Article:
FOR VALUE RECEIVED, I, STEPHEN J. DE CROSTA, promise to pay to CHAMPY CONSTRUCTION, INC., a Massachusetts Corporation having its principal office at 11 Champy Lane, Methuen, Essex County, Massachusetts, or order, the sum of TWO MILLION NINE HUNDRED FIFTY THOUSAND AND No/100 ($2,950,000.00) Dollars, ON DEMAND from this date, with interest to be paid monthly at the rate of one percentage point above the prime rate of The First National Bank of Boston, but in any event, no less than ten percent (10%) per annum during said term, and for such further time as the said principal sum or any part thereof shall remain unpaid. Both principal and interest to be payable in legal tender money of the United States of America. Payment shall be first applied to interest then due and the balance thereof remaining applied to principal. [Emphasis added]
The promissory note received from Mr. DeCrosta was actually drafted by Mr. McCominskey. Mr. McCominskey drafted the promissory note with the intention that the promissory note be payable on demand.
Mr. McCominskey delivered to Mr. DeCrosta a quitclaim deed executed by Rose Champy, as president of Champy Corporation, conveying a fee simple interest in the Andover-Lawrence parcel and a letter (December letter). The December letter was signed by Rose Champy, as president of Champy Construction and individually, and Sylvia Champy, as clerk of Champy Construction and individually. The December letter stated, in pertinent part, as follows:
The Corporation acknowledges that the Note is payable ON DEMAND, but the Corporation, duly authorized by Vote of the Stockholders and Board of Directors, will not charge any interest on said Note for a period of one hundred twenty (120) days. [Emphasis added.]
Rose and Sylvia Champy were not present at the closing.
The plan of liquidation was implemented immediately following the completion of the sale of the Andover-Lawrence parcel. Champy Corporation assigned the assets and liabilities of Champy Corporation to Rose and Sylvia Champy. Mr. Kavanagh estimated the fair market value of the assets and liabilities distributed from Champy Construction to be as follows:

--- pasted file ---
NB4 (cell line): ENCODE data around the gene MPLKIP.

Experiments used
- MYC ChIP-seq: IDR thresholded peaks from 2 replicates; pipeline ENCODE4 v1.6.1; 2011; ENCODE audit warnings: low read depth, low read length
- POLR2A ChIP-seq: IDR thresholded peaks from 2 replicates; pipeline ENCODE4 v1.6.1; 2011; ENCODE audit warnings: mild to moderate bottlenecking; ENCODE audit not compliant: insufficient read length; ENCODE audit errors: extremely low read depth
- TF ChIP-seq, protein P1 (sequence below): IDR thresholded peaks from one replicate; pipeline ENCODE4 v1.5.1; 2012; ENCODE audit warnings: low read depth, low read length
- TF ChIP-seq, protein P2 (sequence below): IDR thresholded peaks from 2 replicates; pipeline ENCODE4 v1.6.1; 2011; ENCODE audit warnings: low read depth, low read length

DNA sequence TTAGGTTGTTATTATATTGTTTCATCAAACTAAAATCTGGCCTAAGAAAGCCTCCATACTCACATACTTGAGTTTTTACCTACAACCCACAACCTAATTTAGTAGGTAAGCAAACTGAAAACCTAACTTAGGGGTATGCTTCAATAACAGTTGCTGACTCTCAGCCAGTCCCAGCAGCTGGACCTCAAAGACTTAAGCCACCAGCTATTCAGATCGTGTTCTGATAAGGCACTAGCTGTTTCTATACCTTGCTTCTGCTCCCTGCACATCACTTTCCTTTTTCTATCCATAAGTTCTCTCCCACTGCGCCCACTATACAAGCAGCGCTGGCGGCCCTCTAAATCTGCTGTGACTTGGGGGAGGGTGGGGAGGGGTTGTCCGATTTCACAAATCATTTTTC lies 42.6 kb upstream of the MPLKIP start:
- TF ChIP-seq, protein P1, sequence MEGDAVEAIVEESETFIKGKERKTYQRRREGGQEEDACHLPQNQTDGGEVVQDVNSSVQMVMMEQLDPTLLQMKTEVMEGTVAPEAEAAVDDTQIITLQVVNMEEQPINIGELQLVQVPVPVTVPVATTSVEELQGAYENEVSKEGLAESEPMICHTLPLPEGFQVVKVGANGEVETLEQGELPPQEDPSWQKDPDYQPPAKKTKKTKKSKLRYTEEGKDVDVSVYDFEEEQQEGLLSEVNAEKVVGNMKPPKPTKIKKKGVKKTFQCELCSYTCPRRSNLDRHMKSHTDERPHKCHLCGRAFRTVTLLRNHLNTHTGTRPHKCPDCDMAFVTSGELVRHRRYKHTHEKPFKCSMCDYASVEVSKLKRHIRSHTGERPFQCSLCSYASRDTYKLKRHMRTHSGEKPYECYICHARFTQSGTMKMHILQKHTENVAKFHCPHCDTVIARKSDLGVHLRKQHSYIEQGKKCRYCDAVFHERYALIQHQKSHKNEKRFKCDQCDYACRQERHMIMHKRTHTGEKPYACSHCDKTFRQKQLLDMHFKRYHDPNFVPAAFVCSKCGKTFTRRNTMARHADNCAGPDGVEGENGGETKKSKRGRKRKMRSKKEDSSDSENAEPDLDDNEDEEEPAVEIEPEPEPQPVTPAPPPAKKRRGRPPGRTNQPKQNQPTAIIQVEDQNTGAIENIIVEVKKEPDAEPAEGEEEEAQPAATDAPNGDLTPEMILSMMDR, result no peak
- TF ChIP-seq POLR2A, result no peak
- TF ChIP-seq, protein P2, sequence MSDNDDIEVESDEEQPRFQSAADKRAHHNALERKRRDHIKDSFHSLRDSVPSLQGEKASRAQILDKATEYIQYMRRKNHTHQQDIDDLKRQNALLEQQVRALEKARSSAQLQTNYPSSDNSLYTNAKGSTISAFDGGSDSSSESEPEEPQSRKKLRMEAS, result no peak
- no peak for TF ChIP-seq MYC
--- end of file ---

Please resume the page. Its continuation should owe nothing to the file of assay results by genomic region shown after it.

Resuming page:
Problems with the sale began to develop rather quickly. For reasons not made clear to us, payment on the promissory note from Mr. DeCrosta was not forthcoming, as had been expected by Rose and Sylvia Champy. As a concession for his failure to pay and in order to prevent foreclosure, Mr. DeCrosta agreed that he would pay "all interest, penalties, and/or other charges" related to the nonpayment of Rose and Sylvia Champy's 1986 Federal income tax liabilities.
Mr. Kavanagh was responsible for preparing Rose and Sylvia Champy's State and Federal income tax returns. On Schedule D of Rose and Sylvia Champy's respective Forms 1040, Mr. Kavanagh reported that the liquidation of Champy Construction produced long-term capital gain in the amount of $1,559,201 from the redemption of stock. Mr. Kavanagh determined the gain from the redemption of stock as follows:
1 See supra p.9.
2 See supra p.9, the liabilities assumed plus the total stock basis of $1,636.
Part IV of each Schedule D was titled "Complete This Part Only If You Elect Out of the Installment Method and Report a Note or Other Obligation at Less Than Face Value." Underneath the title, there was a box to be checked if the taxpayer was electing out of the installment method. Below the box, there was a space where the taxpayer was to enter the value of such note. Mr. Kavanagh did not complete this section. Mr. Kavanagh did not believe this section was applicable because, among other reasons, he regarded the promissory note as a demand note. In any event, Mr. Kavanagh did not intend for Rose and Sylvia Champy to elect out of the installment method.
On April 6, 1987, Mr. Kavanagh signed each return and submitted them to Mr. McCominskey for his review and signing by Rose and Sylvia Champy. Rose and Sylvia Champy each signed their returns on April 6, 1987. Rose Champy never reviewed her return prior to signing. For the year 1986, Rose Champy reported her 1986 Federal income tax liability as $306,402, and Sylvia Champy reported her Federal income tax liability as $306,201. 7
7 When Rose and Sylvia Champy signed their respective returns, the amount of payment that was to be included with each return had not been determined.
The liquidation created a sizeable Commonwealth of Massachusetts income tax liability, which, combined with the Federal income tax liability, greatly exceeded the deposit received from Mr. DeCrosta. Rose and Sylvia Champy had no other funds available from which to pay their tax liability. Mr. Kavanagh, Mr. Camuso, and Mr. McCominskey concluded that the best course of action was for Mr. McCominskey, who had Mr. DeCrosta's deposit, to use the deposit to pay the full amount of the State income tax due and then to pay the remaining balance to the IRS. After paying State taxes, Mr. McCominskey was able to forward a payment of $23,671 with each Federal return.